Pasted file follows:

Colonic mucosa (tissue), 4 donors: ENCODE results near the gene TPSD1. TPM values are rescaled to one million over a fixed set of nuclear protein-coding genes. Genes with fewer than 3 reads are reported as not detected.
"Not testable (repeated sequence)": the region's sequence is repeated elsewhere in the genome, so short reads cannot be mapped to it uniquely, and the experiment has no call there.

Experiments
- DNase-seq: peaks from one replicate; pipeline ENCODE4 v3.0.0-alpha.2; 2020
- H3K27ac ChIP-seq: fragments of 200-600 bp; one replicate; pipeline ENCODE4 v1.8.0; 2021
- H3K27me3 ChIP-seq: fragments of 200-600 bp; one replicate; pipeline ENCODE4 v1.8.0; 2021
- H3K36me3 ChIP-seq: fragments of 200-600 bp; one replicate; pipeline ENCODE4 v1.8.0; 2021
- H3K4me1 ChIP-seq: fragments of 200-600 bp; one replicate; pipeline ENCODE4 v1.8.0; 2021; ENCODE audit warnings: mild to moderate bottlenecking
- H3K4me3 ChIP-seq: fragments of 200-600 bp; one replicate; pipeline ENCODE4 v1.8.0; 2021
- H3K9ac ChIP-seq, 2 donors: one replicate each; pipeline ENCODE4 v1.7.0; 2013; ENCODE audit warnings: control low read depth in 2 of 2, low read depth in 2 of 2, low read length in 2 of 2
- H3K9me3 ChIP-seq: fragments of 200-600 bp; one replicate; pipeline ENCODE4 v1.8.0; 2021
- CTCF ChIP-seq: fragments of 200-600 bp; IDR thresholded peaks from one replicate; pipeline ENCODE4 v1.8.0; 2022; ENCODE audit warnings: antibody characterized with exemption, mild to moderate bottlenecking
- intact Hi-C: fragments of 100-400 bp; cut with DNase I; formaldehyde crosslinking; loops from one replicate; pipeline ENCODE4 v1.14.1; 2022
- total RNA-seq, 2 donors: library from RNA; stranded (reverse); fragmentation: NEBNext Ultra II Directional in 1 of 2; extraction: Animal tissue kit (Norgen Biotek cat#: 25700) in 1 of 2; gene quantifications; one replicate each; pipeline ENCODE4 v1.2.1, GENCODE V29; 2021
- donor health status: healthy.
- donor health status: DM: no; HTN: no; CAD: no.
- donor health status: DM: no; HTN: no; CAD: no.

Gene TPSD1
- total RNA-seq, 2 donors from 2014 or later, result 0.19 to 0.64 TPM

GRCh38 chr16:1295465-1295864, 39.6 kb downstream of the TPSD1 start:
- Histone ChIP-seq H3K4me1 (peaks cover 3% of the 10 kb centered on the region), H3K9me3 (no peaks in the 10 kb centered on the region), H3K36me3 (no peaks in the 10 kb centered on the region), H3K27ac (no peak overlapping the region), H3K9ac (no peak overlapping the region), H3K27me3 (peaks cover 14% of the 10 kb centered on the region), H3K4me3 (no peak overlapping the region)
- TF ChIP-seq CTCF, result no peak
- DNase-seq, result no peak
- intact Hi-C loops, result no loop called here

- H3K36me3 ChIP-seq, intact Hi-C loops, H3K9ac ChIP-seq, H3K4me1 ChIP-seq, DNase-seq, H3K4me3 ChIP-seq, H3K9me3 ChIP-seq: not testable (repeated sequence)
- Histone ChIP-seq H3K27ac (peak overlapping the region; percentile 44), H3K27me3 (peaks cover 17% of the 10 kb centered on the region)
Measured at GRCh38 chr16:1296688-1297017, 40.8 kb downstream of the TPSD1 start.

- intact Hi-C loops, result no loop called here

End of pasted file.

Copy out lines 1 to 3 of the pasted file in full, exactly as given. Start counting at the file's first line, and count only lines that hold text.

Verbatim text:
Colonic mucosa (tissue), 4 donors: ENCODE results near the gene TPSD1. TPM values are rescaled to one million over a fixed set of nuclear protein-coding genes. Genes with fewer than 3 reads are reported as not detected.
"Not testable (repeated sequence)": the region's sequence is repeated elsewhere in the genome, so short reads cannot be mapped to it uniquely, and the experiment has no call there.

Experiments